Three centuries pass by, and Risedene stands
Much where it did though well-directed hands
Have built and built again, to raise a pile
With wondrous spire, and spanned from aisle to aisle
By stone that’s arched and worked with beauteous grace
That men might worship in a fitting place.
The monks of Lenton chose a goodly site
Whereto on raft and horseback came the white
Of Ketton stone to blend with bands of brown
That yet bear witness in their native town.
The scene was dated 1372 only a short time after the spire had been added to the church.
Ringing The Bell
When Rushden people return from holiday it will not be long before many of them receive if they have not done so already the Rector’s circular letter about the preservation of St. Mary’s Church spire. A fund of £3,500 is needed, and it is rightly assumed that all sections of the community together with natives now watching the town from afar, will feel that they have a share in the responsibility.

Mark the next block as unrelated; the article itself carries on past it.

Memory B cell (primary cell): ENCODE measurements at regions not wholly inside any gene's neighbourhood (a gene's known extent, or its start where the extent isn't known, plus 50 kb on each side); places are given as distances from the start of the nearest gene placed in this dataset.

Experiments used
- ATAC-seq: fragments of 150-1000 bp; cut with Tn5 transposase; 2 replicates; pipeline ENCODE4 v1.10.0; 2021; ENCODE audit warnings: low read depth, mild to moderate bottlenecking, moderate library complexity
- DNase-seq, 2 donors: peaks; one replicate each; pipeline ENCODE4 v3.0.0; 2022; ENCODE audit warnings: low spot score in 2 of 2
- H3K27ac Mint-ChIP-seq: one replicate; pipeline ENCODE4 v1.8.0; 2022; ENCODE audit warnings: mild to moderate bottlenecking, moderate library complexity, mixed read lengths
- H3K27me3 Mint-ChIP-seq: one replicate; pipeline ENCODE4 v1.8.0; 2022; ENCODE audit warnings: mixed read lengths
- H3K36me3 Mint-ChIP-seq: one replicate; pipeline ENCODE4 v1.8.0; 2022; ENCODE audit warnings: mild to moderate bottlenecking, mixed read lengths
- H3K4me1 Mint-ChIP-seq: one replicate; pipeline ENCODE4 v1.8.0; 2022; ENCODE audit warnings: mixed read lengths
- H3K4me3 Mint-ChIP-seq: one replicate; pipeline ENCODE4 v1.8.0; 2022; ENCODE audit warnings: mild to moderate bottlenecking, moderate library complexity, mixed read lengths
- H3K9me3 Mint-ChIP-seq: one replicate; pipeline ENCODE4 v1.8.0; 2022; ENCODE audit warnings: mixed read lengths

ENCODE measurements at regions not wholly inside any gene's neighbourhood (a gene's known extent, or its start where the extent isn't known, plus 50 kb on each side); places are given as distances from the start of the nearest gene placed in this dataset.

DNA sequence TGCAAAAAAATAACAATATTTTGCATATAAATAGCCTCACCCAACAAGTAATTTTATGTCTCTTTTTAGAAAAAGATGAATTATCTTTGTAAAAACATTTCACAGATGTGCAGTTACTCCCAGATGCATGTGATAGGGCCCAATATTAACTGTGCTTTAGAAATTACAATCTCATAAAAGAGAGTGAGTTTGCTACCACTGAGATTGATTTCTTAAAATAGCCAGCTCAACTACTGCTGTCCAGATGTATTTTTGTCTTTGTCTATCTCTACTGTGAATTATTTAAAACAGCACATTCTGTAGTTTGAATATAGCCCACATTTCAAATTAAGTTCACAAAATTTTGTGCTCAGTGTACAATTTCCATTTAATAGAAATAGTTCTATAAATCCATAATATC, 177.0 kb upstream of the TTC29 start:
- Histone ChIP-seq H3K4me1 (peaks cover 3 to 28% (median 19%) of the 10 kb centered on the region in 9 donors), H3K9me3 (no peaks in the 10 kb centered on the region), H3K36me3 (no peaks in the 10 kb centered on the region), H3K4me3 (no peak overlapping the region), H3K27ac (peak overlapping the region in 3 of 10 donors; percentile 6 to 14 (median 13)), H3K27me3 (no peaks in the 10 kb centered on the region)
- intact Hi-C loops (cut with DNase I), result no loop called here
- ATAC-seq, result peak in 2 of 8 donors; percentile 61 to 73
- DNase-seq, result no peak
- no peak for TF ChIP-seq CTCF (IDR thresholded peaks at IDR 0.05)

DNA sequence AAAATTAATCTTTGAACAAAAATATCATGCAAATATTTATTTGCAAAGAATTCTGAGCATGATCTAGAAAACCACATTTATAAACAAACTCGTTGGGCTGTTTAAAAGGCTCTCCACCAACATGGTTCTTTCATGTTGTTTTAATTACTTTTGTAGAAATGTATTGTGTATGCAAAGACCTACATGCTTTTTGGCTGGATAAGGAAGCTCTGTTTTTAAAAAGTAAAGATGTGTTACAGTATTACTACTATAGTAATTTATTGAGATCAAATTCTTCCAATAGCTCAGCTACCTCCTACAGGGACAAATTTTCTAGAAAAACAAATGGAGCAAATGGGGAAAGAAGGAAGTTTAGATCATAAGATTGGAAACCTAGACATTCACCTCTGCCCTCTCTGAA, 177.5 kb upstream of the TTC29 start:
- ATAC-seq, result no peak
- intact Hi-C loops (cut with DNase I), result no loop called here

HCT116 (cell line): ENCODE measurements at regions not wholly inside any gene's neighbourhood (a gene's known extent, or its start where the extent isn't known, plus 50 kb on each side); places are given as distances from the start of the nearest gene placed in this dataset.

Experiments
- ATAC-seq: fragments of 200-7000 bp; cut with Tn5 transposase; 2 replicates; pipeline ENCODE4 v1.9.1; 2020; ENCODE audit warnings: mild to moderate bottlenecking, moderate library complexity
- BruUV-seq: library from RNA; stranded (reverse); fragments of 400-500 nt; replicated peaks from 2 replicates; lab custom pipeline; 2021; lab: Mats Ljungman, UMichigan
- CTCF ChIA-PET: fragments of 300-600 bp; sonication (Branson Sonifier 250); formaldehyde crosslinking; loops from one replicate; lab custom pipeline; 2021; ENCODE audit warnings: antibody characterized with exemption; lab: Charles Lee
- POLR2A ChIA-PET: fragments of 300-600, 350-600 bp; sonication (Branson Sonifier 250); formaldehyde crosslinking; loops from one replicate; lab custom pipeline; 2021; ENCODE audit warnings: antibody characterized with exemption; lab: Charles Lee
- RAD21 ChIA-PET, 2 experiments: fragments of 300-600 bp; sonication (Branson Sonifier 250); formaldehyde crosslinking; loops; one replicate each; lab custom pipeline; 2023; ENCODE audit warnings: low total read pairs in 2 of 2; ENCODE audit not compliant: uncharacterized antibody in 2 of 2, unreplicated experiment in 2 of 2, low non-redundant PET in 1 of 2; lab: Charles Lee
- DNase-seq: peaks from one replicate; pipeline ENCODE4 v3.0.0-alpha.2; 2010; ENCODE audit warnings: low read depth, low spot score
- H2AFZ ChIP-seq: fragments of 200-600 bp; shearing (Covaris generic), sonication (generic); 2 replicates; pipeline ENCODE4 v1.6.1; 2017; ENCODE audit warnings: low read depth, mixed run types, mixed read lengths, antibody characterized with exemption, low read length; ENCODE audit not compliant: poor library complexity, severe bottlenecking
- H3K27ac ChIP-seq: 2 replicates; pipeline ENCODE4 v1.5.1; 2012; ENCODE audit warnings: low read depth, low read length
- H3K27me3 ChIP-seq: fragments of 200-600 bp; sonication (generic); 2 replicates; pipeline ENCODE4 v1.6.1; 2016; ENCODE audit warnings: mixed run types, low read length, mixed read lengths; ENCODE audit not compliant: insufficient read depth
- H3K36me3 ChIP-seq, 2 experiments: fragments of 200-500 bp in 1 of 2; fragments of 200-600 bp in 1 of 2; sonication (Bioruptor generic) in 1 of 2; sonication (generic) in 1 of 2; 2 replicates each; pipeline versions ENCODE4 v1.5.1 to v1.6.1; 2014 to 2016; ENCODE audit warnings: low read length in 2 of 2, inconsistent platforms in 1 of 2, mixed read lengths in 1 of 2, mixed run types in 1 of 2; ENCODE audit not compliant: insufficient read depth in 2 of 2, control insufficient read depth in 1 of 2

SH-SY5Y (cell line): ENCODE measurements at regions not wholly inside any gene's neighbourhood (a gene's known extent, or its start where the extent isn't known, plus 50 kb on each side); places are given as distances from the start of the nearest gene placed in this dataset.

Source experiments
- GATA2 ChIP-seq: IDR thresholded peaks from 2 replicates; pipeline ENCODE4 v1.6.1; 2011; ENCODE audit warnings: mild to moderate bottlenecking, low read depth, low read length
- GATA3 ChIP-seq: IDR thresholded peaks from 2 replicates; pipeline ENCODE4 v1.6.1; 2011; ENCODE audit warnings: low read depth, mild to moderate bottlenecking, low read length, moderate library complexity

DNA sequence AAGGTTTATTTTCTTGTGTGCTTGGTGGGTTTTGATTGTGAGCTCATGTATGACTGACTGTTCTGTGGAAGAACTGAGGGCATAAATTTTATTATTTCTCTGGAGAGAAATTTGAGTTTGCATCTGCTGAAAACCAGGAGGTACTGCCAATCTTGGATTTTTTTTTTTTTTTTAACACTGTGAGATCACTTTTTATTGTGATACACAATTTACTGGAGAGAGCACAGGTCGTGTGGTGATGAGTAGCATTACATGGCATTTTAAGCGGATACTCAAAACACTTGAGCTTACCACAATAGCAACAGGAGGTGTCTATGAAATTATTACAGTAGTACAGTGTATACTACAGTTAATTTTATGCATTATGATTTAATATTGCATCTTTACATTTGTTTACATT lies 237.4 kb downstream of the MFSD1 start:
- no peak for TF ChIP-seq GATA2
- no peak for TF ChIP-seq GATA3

Should there be any doubt, I may mention that I have read the reports of the architect and steeplejack, which show the restoration work to be urgent and the condition of the spire actually serious. The architect had a series of photographs made and these are only too eloquent. In one place daylight is visible through an interstice between stonework.
The second aim of the appeal is, of course the re-hanging of the bells in a strengthened tower and mount and I am glad to see that interest in this long-desired improvement has been quickened by the assembling and training of a new and young team of bell-ringers.